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In 1989, I was part of the March for Women’s Lives in Washington, DC, as abortion rights were at risk of being overturned by the U.S. Supreme Court.

I was still recently out as a lesbian, with no thoughts of parenthood yet on my mind, but the idea of the government forcing people to carry unwanted or life-risking pregnancies was as anathema to me as their telling me who to love.  

Fast forward more than a decade, and my partner (now spouse) and I started our family through assisted reproduction. This deliberate choice to become a parent, and parenthood itself, with its challenges as well as joys, only reinforced my belief that pregnancy should always be a choice — and terminating one a choice to be made between the pregnant person and doctor, not the government. Now, with reproductive rights again under threat at the U.S. Supreme Court, I still feel that protecting those rights is as important as any other LGBT advocacy work.  

Queer people can and do have sex that can lead to pregnancy. For bisexual people, trans and non-binary people with partners whom they can be fertile with, questioning people, and others who choose for whatever reason to have intercourse that could result in a pregnancy — access to abortion is a necessary part of controlling our bodies and our lives. Even with birth control, accidents happen; there may be medical reasons for terminating a pregnancy, and anyone with a uterus is still at risk of pregnancy from rape.  

If the right to abortion is overturned, people will still seek them. Those with more financial means will be more likely to have them safely; the risk of injury and death from illegal abortions will fall most heavily on marginalized communities. (This is why we must speak not only of abortion rights but of abortion access.) Others will carry unwanted pregnancies to term, leading to people who are too young to parent or not in positions to do so well, placing more families below the poverty line as they struggle to support more kids, burdening our already overburdened adoption system, and upending individual lives and plans that did not include a child (or another one). Every child should be a wanted child.  

If abortion rights are overturned, there could also be implications for assisted reproduction. RESOLVE: the National Infertility Association explains on its website that in states that define life as beginning at conception, “Anything that puts an embryo at risk could be a violation of law.” This would lead to worrying legal questions like "Do all embryos have to be transferred after fertilization? If they are frozen for later, who is liable for ones lost in the freezing/thawing process?" and more. Some medical practices may then decide not to take the legal risk of offering such services. As of this writing, these are open questions, but certainly worrying ones.  

Access to abortion is not just about pregnancy, either, but about the broader issues of personal and body autonomy, which lie at the very heart of queer rights. Many people have speculated that overturning abortion rights could lead to the overturning of the rights enshrined in the key U.S. Supreme Court decisions Lawrence v. Texas (the right of consenting adults to engage in private sexual acts) and Obergefell v. Hodges (marriage equality). Here’s how. In the draft U.S. Supreme Court memo that leaked in early May, Justice Samuel Alito says that the Due Process Clause of the 14th Amendment “has been held to guarantee some rights that are not mentioned in the Constitution, but any such right must be ‘deeply rooted in this nation’s history and tradition’ and ‘implicit in the concept of ordered liberty.'” Abortion, he says, does not fall into this category.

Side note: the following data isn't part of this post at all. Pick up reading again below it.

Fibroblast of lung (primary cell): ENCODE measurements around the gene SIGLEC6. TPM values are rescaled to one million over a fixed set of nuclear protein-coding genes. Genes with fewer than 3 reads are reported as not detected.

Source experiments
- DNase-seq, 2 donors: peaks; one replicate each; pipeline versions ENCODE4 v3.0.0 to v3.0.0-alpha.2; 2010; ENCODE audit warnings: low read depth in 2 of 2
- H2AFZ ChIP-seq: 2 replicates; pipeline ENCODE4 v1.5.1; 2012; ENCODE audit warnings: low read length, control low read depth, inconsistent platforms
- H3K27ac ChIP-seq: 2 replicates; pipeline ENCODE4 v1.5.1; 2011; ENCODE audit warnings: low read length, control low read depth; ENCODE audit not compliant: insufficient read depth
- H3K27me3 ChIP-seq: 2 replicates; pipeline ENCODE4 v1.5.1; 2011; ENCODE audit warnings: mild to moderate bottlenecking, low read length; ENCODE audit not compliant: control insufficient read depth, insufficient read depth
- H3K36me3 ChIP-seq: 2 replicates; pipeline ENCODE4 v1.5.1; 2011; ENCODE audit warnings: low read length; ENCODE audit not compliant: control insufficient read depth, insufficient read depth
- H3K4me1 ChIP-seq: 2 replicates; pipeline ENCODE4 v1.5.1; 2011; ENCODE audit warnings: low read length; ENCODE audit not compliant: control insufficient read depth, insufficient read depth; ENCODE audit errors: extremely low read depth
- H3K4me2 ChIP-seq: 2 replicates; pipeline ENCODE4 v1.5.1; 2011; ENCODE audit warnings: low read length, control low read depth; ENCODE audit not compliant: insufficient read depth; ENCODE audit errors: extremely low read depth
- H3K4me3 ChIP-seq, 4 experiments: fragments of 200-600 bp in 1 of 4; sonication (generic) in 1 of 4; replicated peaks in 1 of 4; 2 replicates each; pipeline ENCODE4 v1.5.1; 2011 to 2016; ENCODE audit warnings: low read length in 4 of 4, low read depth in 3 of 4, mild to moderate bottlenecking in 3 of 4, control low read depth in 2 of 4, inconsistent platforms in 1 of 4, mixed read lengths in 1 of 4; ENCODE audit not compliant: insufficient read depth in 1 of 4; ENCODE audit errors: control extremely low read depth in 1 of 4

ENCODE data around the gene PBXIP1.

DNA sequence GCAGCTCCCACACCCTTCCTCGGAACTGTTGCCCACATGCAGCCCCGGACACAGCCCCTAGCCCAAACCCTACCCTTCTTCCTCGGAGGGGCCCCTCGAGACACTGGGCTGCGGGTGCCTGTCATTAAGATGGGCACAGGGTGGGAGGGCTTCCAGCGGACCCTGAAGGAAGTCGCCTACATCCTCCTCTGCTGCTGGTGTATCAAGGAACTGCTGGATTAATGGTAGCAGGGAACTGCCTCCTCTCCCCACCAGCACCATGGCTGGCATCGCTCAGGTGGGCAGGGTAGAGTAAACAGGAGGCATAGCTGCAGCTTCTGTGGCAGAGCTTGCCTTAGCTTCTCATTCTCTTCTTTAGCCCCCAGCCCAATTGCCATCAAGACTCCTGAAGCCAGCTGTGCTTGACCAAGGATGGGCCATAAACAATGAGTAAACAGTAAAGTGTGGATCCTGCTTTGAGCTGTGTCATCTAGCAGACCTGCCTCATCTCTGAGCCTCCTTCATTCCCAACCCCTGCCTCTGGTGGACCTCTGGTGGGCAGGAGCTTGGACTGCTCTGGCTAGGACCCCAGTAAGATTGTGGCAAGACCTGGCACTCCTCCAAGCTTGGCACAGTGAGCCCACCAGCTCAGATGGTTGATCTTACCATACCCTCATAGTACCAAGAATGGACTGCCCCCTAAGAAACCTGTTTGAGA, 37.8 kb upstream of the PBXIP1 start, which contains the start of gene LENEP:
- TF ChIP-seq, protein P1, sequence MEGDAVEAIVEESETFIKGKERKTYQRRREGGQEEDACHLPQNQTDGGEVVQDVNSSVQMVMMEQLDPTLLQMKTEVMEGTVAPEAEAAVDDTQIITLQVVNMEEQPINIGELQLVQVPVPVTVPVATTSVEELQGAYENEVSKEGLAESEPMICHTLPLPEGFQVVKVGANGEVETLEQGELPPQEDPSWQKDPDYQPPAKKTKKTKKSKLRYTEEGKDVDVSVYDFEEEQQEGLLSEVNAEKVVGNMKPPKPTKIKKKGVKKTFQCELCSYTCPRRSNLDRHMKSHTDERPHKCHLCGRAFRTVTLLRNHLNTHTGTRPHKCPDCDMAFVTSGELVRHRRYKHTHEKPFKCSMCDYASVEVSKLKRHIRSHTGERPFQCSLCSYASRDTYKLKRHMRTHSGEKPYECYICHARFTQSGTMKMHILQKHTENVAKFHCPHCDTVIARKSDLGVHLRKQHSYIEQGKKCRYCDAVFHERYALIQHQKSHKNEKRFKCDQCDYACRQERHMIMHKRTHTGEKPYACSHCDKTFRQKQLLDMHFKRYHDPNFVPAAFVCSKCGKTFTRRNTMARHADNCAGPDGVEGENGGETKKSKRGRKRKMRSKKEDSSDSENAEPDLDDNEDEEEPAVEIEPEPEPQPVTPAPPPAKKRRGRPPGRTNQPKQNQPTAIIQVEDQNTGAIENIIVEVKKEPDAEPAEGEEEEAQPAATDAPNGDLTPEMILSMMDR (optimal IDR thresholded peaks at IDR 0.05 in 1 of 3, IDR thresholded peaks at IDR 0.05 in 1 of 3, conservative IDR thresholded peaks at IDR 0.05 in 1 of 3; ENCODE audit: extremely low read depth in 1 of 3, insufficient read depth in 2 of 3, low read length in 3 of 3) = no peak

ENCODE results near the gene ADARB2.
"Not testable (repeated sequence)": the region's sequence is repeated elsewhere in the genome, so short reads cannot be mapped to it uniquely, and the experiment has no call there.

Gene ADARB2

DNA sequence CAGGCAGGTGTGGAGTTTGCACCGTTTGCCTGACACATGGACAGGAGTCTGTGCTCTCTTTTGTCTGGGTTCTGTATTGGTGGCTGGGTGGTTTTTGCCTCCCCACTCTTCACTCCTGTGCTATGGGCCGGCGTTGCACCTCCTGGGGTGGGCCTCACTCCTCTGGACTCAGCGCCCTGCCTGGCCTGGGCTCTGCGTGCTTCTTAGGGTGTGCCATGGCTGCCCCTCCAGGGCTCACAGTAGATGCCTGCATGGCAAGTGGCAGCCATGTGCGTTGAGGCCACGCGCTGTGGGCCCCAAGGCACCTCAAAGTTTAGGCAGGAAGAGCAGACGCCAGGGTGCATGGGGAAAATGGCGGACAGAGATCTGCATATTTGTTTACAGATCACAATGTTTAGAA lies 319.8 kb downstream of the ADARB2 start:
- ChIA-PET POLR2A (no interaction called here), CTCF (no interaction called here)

Later, Alito said that those in favor of abortion access should not lean on Lawrence and Obergefell as precedent for a “broader right to autonomy” and thus to abortion. He explains that none of the rights that Lawrence or Obergefell enshrine “has any claim to being deeply rooted in history.”  

That seems to imply that the rights affirmed by Lawrence and Obergefell, too, could be at risk. Alito later seems to walk this back a bit, noting that Roe said, “abortion is ‘inherently different from marital intimacy,’ ‘marriage,’ or ‘procreation’,” and adding, “We emphasize that our decision concerns the constitutional right to abortion and no other right. Nothing in this opinion should be understood to cast doubt on precedents that do not concern abortion.”  

I somehow don’t think that the right-wing groups pushing to overturn Roe are going to follow his advice in that last sentence. Many of these groups are the same ones that have long opposed LGBT equality and are now ramping up anti-trans legislation — legislation that threatens trans youths’ body autonomy, as Texas, Alabama, and other states try to prevent them from accessing medically proven, gender-affirming health care, even with parental permission. If these groups can make a crack in the idea of autonomy in one area, you can bet they’ll try to extend it further.  

For all these reasons and more, reproductive rights are queer rights. Queer people are not “allied” with the reproductive rights movement; we are part of it. And we must work as hard as we ever have on any part of LGBT equality to ensure that these rights remain with us.

Dana Rudolph is the founder and publisher of Mombian (, a GLAAD Media Award-winning blog and resource directory, with a searchable database of 900+ LGBTQ family books, media, and more.